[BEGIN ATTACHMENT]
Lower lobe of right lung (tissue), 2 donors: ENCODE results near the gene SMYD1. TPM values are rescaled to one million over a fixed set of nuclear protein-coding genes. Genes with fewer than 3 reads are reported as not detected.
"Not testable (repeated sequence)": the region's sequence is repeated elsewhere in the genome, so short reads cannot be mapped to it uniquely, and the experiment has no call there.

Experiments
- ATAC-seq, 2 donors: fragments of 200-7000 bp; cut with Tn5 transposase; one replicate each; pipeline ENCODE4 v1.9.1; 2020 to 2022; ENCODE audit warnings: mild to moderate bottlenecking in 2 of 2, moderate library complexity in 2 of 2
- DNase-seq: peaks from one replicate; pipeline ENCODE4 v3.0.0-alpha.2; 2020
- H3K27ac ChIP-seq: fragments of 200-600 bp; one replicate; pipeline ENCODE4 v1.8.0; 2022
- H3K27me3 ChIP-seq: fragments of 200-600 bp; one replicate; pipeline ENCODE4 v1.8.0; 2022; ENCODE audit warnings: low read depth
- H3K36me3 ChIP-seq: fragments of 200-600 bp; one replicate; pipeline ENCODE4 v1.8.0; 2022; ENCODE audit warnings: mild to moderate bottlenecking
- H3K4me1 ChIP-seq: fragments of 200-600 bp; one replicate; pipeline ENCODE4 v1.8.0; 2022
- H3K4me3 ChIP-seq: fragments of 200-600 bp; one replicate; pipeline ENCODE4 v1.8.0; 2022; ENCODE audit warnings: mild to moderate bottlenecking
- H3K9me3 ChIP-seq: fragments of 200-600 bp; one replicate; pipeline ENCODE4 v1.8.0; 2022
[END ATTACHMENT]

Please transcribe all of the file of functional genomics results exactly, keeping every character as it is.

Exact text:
Lower lobe of right lung (tissue), 2 donors: ENCODE results near the gene SMYD1. TPM values are rescaled to one million over a fixed set of nuclear protein-coding genes. Genes with fewer than 3 reads are reported as not detected.
"Not testable (repeated sequence)": the region's sequence is repeated elsewhere in the genome, so short reads cannot be mapped to it uniquely, and the experiment has no call there.

Experiments
- ATAC-seq, 2 donors: fragments of 200-7000 bp; cut with Tn5 transposase; one replicate each; pipeline ENCODE4 v1.9.1; 2020 to 2022; ENCODE audit warnings: mild to moderate bottlenecking in 2 of 2, moderate library complexity in 2 of 2
- DNase-seq: peaks from one replicate; pipeline ENCODE4 v3.0.0-alpha.2; 2020
- H3K27ac ChIP-seq: fragments of 200-600 bp; one replicate; pipeline ENCODE4 v1.8.0; 2022
- H3K27me3 ChIP-seq: fragments of 200-600 bp; one replicate; pipeline ENCODE4 v1.8.0; 2022; ENCODE audit warnings: low read depth
- H3K36me3 ChIP-seq: fragments of 200-600 bp; one replicate; pipeline ENCODE4 v1.8.0; 2022; ENCODE audit warnings: mild to moderate bottlenecking
- H3K4me1 ChIP-seq: fragments of 200-600 bp; one replicate; pipeline ENCODE4 v1.8.0; 2022
- H3K4me3 ChIP-seq: fragments of 200-600 bp; one replicate; pipeline ENCODE4 v1.8.0; 2022; ENCODE audit warnings: mild to moderate bottlenecking
- H3K9me3 ChIP-seq: fragments of 200-600 bp; one replicate; pipeline ENCODE4 v1.8.0; 2022